Joe--Pye Weed Eupatorium purpureum

 The coneflowers the Lady-of-the-House planted around the lamppost are bright and bushy. They are abuzz with honeybees, with stems speckled with aphids that seem to be doing the plants no harm.


Equal in sun-hunger are the purple Echinacea. The little clump on the south side of the house, thrive. Those the Lady-of-the-House unwittingly planted on the north side died of starvation she concluded. They are hardy perennials usually, but only when fed large servings of sunbeams.


Sun-ripened fruit bend the bows. The daughter of the Lady-of-the-House went berry-pickin’ with her little guys. They were keen at the task.


At home she preserved the bounty of blackberries into jars. When she gifted a large jar of jam to her parents, Mom couldn’t resist blurting out, “Someday, when you read your mother’s home-teach-y Charlotte-Mason-inspired-story, Lessons at Blackberry Inn, I think you’ll find that you have things in common with Carol.”

“Oh?” her daughter smiled, caught off-guard by her mother’s too-forward-to-be-just-a-hint remark.

Her mother held her purple jar with admiration She softened the jest with, “This jam looks wonderful. Thank you. And seedless did you say? – Oh goodie, just the way we like it. And with blackberries picked by my little grandsons. Perfect.”


Post Script
“Summer’s lease hath all too short a date.” William Shakespeare

We’ve enjoyed the most mild, most pleasant, summer that we can ever remember. Are you sensing the brevity of it, too?

cross stitch Lessons at Blackberry Inn

I was invited to contribute a guest article for the Simply Charlotte Mason Blog. Sonya Shafer has been hosting a workshop on the method of narration. Her readers are finding questions answered along with practical tips and direction.

By-the-way, the hooked rug of sunflowers isn’t normally kept at the front door. I placed it there to photograph it in brighter light than it receives indoors.

Wishing you and I radiant living,
Karen Andreola

14 comments:

  1. I'm so glad to hear that you have had such a lovely, moderate summer. It has been much the same here in Texas. We have had a bumper crop of tomatoes, as many as we can use and plenty to share with neighbors. The few plants continue to produce and thrive since we have had many fewer 100 degree days. My flowers are growing well, too. What a blessing to have beauty around us outside and inside.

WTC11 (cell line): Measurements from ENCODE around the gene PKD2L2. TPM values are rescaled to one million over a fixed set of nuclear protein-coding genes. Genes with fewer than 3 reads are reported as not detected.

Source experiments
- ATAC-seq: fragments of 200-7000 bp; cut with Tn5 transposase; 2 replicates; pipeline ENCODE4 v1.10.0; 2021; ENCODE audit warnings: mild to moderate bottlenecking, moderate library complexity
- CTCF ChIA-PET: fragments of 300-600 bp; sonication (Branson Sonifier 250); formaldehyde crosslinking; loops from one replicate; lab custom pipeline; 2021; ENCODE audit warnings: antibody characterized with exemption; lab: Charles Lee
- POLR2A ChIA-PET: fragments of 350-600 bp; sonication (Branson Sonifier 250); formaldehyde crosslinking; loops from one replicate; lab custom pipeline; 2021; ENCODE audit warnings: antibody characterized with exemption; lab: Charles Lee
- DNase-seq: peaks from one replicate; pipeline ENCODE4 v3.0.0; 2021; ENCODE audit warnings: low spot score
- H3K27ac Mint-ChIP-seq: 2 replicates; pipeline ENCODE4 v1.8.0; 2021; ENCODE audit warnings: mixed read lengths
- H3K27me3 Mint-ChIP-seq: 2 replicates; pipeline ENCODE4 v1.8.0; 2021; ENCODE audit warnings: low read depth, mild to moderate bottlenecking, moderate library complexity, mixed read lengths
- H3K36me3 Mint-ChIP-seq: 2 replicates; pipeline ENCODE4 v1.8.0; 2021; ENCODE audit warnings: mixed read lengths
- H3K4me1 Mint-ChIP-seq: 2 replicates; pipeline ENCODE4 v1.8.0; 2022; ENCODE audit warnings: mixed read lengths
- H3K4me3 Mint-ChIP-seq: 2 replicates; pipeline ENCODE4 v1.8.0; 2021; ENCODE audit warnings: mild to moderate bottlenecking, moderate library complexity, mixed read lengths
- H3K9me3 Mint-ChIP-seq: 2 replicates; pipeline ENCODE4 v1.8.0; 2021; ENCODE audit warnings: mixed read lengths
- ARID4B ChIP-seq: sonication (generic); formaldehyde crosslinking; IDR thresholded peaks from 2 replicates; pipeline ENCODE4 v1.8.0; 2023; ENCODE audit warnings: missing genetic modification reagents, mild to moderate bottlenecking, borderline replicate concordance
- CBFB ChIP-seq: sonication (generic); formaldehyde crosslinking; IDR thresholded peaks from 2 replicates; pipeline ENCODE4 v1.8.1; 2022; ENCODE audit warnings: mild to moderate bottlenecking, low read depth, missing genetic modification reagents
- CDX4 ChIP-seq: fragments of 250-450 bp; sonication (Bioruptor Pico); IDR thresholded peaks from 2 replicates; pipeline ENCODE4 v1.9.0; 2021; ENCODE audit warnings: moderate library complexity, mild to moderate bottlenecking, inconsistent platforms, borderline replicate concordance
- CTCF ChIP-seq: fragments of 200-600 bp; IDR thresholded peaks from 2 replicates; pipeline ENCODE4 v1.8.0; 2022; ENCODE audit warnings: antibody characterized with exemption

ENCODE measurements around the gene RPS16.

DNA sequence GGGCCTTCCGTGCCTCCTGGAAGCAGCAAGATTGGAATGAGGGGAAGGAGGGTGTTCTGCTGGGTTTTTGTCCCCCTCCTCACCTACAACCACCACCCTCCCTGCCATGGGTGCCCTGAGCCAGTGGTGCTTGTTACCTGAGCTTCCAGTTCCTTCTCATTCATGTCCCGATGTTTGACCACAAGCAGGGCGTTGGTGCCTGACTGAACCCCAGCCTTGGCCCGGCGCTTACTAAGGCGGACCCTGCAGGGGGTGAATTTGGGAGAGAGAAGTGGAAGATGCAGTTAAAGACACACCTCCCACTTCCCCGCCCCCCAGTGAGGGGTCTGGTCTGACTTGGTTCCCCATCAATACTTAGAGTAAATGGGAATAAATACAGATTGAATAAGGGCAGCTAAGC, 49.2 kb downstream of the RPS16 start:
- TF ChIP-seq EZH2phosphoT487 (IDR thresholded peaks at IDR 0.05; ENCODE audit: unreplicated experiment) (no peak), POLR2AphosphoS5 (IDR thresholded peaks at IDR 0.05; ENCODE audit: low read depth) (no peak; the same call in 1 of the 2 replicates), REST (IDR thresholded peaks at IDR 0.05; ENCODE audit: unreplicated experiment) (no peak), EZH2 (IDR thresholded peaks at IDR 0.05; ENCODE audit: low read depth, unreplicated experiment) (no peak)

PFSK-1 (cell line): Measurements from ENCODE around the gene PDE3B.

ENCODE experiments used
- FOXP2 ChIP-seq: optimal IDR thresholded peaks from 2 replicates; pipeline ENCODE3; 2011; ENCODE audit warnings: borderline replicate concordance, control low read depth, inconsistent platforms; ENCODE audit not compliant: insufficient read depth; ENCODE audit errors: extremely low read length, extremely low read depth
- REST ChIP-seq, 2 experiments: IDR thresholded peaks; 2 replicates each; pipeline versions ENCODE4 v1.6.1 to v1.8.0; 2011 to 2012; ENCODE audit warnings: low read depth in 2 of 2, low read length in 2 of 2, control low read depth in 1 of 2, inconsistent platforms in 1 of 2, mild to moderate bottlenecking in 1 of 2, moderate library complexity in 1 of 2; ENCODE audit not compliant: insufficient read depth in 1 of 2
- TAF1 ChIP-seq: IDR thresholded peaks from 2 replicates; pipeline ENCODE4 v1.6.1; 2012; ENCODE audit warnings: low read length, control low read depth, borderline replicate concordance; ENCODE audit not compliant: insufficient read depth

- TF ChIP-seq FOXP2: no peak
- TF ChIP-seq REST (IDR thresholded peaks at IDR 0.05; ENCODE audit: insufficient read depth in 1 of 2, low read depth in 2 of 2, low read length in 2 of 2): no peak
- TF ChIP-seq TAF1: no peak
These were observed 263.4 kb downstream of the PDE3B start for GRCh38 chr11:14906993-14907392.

Dianne L

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  2. You've made me think of:

    There is sunshine in my soul today
    More glorious and bright
    Than shines in any earthly sky
    For Jesus is the light.

    We are also enjoying a somewhat milder summer. We've had a few nights down in the 50's. I can't remember the last time that happened in August in our part of the world.

    Sunflowers are such happy things!

    Susan

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  3. This has been the loveliest summer I can remember here in Pennsylvania. My tomatoes would like a bit more heat, but I am happy.

    Rachel grew sunflowers last year - so pretty and so many varieties! I find that I have many of the same flowers as you - including the two wild ones! I had no idea that was Joe Pye Weed, but have been wondering what it was! My black eyed susan's are still looking good, but my echinacea has been pollenized and are now losing their petals. The finches love the seed heads though and it's fun to watch them through the front window.


    Deanna

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  4. Lovely post! I've been going down reminiscing lane of late and smiled when I read about your children growing sunflowers, as ours did too.

    We are looking forward to summer - we had a mild winter which I'm jolly greatful for.
    Love Leanne NZ